Talks on a global deal to protect nature this decade risk ending without an agreement unless political leaders take charge, conservation groups have warned.
The fourth round of negotiations to agree on an international framework to halt the destruction of the earth’s ecosystems ended in Nairobi, Kenya, on Sunday, with virtually no progress being made.
“It’s a bleak picture,” Brian O’Donnell director of the Campaign for Nature, told Climate Home News. “Negotiators resorted to technical bickering rather than aligning on ambition. There has been no discernible movement on the most important issues.”
The meeting was the last planned before negotiators meet at Cop15 in Montreal, Canada, from 5-17 December, to finalise the agreement which has been widely billed as the “Paris Agreement for nature”.
But four years since the start of the process, the biodiversity pact barely registers on the international agenda, as governments wrangle with the coronavirus pandemic, Russia’s war on Ukraine and soaring inflation.
Eight conservation groups have urged UN chief António Guterres to convene political leaders to “step in and help get it done” in an open letter. “We must sound the alarm that this process has reached a crisis point,” they wrote.
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The summit was initially scheduled to take place in October 2020 in Kunming, China, but has been repeatedly delayed by the pandemic and eventually relocated to Canada because of Beijing’s zero-Covid policy.
“Cop15 is the least well-prepared major environmental conference in recent memory,” said Li Shuo, of Greenpeace East Asia, who has been tracking the talks under China’s presidency.
The draft agreement on a biodiversity deal includes four goals and 23 proposed targets. The meeting in Nairobi was supposed to narrow options and identify common ground for an agreement in Montreal.
Instead, parts of the text became even more complicated. The latest draft shows that all but two of these goals and targets remain in brackets, which means they are disputed.
This leaves ministers, who don’t have technical expertise on each of the contested issues, with a huge task.
Unresolved issues include the rights and roles of indigenous peoples and local communities, a proposal to protect 30% of the planet’s lands and oceans by 2030, and how much funding rich countries will pledge to help poorer ones meet their nature goals.
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Finance is critical to an ambitious deal.
Developing countries have called for $700bn annually to restore nature. NGOs tracking finance commitments from countries, philanthropies and companies have counted $5.2bn annually in pledges as of March this year – “substantially more than what has been done in the past but woefully short of what is needed,” said O’Donnell.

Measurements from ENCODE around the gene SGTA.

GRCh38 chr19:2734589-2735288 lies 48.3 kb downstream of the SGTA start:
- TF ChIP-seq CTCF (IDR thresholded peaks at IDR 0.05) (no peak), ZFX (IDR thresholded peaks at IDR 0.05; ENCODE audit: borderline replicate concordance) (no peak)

Wealthy nations have avoided the conversation in Nairobi altogether. While developing countries want funding to come through development aid channels, richer ones sought to shift the conversation away from their own budgets, and proposed that cash could come from redirected harmful subsidies and the private sector.
One proposal suggests that $500bn should come from subsidy reforms and the remaining $200bn be raised for conservation action.
Brazil has been accused of blocking the overall ambition of the deal, in line with president Jair Bolsonaro’s enthusiasm for opening the Amazon rainforest to business. But that shouldn’t deflect from other countries’ responsibilities, said Greenpeace’s Li, who described “systematic” problems with the way the talks were run that go beyond a single party.
For example, unlike in the climate negotiations, countries rarely organise into negotiating blocs, leading to long and repetitive statements in plenary sessions. A lack of political direction means negotiators have no power to broker compromises. “Biodiversity seems to be left as an orphan on the global stage,” said Li.
And yet, the stakes are high. In 2019, the world’s leading scientific body on biodiversity known as Ipbes, published a landmark assessment on the state of nature. It found that “nature is declining globally at rates unprecedented in human history” and “around 1 million animal and plant species are now threatened with extinction, many within decades, more than ever before in human history”.
Climate change is a key factor behind these losses, along with localised drivers like pollution and deforestation.
To break the deadlock, the UN Convention of Biological Diversity bureau suggested holding a three-day meeting of negotiators before the December summit. There has also been talk of informal regional discussions.
Without a change in approach, observers were skeptical this would achieve anything.
Despite the ominous signs, UN biodiversity head Elizabeth Maruma Mrema told the closing plenary “significant progress” had been made during the talks and that “a new global framework for nature and a beacon of hope for humanity is coming into view”.